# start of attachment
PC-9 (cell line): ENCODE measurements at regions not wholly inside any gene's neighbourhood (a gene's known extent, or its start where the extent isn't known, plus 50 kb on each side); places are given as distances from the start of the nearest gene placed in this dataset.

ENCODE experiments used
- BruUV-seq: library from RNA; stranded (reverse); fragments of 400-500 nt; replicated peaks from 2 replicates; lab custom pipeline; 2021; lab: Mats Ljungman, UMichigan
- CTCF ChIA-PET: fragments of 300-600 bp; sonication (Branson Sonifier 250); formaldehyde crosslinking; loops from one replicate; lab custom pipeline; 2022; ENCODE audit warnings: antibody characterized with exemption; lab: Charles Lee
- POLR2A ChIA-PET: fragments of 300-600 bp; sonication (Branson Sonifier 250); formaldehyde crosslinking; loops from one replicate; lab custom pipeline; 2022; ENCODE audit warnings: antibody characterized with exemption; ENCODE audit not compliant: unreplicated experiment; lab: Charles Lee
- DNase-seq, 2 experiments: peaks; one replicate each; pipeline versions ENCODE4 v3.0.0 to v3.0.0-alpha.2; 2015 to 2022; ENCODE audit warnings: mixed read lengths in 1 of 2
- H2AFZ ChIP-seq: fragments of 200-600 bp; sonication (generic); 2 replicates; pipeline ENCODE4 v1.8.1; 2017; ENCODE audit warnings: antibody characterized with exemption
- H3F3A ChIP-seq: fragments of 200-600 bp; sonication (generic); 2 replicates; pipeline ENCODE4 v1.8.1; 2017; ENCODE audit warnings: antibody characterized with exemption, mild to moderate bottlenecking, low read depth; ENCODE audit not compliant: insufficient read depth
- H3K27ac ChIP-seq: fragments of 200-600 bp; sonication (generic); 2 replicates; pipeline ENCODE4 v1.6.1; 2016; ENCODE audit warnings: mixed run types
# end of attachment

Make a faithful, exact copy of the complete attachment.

PC-9 (cell line): ENCODE measurements at regions not wholly inside any gene's neighbourhood (a gene's known extent, or its start where the extent isn't known, plus 50 kb on each side); places are given as distances from the start of the nearest gene placed in this dataset.

ENCODE experiments used
- BruUV-seq: library from RNA; stranded (reverse); fragments of 400-500 nt; replicated peaks from 2 replicates; lab custom pipeline; 2021; lab: Mats Ljungman, UMichigan
- CTCF ChIA-PET: fragments of 300-600 bp; sonication (Branson Sonifier 250); formaldehyde crosslinking; loops from one replicate; lab custom pipeline; 2022; ENCODE audit warnings: antibody characterized with exemption; lab: Charles Lee
- POLR2A ChIA-PET: fragments of 300-600 bp; sonication (Branson Sonifier 250); formaldehyde crosslinking; loops from one replicate; lab custom pipeline; 2022; ENCODE audit warnings: antibody characterized with exemption; ENCODE audit not compliant: unreplicated experiment; lab: Charles Lee
- DNase-seq, 2 experiments: peaks; one replicate each; pipeline versions ENCODE4 v3.0.0 to v3.0.0-alpha.2; 2015 to 2022; ENCODE audit warnings: mixed read lengths in 1 of 2
- H2AFZ ChIP-seq: fragments of 200-600 bp; sonication (generic); 2 replicates; pipeline ENCODE4 v1.8.1; 2017; ENCODE audit warnings: antibody characterized with exemption
- H3F3A ChIP-seq: fragments of 200-600 bp; sonication (generic); 2 replicates; pipeline ENCODE4 v1.8.1; 2017; ENCODE audit warnings: antibody characterized with exemption, mild to moderate bottlenecking, low read depth; ENCODE audit not compliant: insufficient read depth
- H3K27ac ChIP-seq: fragments of 200-600 bp; sonication (generic); 2 replicates; pipeline ENCODE4 v1.6.1; 2016; ENCODE audit warnings: mixed run types